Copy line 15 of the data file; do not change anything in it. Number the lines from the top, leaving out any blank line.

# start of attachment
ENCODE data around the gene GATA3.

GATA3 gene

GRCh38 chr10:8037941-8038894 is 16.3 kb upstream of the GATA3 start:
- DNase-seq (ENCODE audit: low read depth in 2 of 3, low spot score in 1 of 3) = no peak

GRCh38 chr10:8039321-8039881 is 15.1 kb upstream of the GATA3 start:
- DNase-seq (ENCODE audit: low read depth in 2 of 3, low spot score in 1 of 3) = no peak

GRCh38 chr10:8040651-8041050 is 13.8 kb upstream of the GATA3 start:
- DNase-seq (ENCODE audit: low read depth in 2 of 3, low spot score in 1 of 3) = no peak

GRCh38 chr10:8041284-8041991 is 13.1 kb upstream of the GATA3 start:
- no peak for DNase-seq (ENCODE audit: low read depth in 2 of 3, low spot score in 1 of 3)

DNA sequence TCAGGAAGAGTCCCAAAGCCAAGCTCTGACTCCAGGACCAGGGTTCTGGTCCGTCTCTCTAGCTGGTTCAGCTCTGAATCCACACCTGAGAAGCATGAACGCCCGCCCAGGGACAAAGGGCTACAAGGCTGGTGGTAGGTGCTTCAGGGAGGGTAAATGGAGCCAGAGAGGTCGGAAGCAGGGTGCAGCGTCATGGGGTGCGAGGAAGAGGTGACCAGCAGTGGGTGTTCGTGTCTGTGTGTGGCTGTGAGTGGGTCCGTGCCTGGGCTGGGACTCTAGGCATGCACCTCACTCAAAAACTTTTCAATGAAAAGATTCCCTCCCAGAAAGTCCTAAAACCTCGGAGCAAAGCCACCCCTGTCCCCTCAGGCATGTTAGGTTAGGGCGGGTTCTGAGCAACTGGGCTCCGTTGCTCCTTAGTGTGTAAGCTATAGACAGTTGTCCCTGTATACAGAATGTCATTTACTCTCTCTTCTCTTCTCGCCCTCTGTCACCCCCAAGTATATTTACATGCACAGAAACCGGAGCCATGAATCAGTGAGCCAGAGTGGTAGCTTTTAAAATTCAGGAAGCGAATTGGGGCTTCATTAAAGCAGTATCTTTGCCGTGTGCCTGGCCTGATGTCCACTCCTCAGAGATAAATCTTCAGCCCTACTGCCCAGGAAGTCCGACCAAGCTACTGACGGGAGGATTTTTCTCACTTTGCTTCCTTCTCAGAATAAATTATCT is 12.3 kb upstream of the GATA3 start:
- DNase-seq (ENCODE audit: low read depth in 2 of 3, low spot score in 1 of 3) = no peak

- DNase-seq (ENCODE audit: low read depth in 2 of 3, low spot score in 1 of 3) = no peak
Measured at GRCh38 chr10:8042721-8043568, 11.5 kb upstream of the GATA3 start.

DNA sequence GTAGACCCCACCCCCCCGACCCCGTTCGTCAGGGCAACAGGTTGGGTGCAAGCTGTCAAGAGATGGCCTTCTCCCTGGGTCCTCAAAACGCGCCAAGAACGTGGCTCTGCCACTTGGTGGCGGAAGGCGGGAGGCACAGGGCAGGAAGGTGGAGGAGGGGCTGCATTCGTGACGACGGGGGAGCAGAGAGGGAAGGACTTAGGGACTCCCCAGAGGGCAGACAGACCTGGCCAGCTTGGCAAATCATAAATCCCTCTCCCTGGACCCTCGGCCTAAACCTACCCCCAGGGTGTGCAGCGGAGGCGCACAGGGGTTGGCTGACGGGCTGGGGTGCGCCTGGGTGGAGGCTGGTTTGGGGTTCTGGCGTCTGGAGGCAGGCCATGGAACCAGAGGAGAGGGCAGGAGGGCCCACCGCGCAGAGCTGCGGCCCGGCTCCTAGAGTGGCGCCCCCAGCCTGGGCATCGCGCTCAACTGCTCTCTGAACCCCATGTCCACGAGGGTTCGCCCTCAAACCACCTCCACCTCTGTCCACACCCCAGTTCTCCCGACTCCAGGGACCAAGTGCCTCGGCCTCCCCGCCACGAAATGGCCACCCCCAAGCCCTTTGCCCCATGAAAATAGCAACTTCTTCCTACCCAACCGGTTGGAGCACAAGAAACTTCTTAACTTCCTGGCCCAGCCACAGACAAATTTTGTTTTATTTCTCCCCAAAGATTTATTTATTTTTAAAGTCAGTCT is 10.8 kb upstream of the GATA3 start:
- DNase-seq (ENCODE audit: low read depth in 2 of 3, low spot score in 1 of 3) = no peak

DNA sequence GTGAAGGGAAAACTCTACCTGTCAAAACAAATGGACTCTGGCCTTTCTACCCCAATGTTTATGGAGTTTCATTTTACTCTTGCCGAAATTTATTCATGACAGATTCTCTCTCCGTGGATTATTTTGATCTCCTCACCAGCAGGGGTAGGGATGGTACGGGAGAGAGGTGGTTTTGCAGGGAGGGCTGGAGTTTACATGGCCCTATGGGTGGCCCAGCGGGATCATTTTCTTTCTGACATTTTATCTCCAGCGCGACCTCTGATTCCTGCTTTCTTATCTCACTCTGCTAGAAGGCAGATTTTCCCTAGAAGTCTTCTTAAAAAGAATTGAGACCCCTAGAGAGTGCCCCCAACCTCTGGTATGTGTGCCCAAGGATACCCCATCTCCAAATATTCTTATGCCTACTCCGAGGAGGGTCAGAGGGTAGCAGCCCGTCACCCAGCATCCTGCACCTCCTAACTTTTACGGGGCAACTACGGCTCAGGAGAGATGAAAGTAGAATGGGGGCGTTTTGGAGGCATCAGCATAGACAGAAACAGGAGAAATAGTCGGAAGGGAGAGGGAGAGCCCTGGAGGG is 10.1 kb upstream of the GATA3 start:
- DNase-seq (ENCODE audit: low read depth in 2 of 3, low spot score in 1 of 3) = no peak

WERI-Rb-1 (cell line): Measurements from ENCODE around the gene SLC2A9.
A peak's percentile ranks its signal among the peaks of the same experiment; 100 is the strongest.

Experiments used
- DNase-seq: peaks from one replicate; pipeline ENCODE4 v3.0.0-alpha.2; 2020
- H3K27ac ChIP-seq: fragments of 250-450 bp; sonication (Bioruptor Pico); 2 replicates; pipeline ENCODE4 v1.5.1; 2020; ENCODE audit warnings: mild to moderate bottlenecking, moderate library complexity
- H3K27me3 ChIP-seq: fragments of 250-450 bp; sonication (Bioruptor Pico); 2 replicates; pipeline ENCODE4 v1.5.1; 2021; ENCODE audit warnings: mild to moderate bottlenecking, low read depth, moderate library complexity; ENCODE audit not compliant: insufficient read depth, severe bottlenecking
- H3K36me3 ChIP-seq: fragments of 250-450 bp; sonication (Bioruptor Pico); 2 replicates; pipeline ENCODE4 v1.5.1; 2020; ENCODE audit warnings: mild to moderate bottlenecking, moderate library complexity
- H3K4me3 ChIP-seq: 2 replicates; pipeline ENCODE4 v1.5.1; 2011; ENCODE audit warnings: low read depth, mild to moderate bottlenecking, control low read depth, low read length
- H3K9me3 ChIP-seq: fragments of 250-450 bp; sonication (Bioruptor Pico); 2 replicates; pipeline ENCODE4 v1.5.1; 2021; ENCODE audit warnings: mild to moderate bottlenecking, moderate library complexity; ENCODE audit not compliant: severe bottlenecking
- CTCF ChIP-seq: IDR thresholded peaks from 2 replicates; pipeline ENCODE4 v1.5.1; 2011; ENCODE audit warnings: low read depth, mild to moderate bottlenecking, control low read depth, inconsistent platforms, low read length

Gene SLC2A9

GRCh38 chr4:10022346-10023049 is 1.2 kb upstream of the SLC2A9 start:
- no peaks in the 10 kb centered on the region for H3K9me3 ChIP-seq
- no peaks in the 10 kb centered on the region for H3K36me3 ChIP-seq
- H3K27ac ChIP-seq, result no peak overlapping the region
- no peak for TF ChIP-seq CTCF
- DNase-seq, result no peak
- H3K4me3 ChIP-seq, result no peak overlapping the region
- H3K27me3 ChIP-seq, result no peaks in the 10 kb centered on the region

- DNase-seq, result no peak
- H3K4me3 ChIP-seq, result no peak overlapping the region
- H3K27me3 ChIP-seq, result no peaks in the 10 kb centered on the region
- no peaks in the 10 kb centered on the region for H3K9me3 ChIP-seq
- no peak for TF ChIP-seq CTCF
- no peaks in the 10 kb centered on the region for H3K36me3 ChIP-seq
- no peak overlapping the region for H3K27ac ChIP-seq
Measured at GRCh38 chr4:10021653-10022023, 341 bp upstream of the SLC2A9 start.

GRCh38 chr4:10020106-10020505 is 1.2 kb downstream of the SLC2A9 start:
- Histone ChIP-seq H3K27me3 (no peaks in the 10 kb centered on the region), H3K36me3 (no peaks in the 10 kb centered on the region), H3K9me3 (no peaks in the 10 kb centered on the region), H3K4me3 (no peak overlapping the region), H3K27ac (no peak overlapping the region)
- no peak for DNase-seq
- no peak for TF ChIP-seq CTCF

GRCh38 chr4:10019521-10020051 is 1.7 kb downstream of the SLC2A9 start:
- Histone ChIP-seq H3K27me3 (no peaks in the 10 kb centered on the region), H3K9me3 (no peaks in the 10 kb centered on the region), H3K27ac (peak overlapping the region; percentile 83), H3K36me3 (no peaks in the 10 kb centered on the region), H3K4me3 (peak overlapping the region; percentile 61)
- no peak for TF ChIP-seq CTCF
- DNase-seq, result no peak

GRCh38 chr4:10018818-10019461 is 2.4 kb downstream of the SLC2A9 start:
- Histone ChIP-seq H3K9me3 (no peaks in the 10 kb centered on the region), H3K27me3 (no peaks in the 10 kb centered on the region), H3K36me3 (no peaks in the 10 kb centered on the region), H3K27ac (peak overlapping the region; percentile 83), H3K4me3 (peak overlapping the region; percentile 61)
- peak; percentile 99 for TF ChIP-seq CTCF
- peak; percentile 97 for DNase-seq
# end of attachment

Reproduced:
DNA sequence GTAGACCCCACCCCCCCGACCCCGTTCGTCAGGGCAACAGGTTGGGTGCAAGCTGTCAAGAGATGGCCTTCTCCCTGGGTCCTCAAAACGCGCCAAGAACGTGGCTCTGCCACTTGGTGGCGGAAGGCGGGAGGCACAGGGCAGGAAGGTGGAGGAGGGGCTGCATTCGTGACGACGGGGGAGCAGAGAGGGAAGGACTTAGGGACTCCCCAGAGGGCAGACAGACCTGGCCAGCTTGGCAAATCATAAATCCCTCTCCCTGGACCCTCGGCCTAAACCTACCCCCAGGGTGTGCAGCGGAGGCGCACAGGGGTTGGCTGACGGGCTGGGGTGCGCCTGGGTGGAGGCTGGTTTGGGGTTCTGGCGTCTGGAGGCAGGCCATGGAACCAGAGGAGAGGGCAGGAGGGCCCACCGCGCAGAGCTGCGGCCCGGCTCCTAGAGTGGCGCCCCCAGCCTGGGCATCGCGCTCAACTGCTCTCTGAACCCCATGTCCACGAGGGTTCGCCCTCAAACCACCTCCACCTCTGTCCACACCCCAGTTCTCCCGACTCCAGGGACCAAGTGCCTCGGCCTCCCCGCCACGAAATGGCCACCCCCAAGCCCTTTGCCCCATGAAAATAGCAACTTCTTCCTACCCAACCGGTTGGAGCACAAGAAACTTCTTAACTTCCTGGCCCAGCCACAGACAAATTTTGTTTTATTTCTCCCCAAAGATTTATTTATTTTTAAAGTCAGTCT is 10.8 kb upstream of the GATA3 start: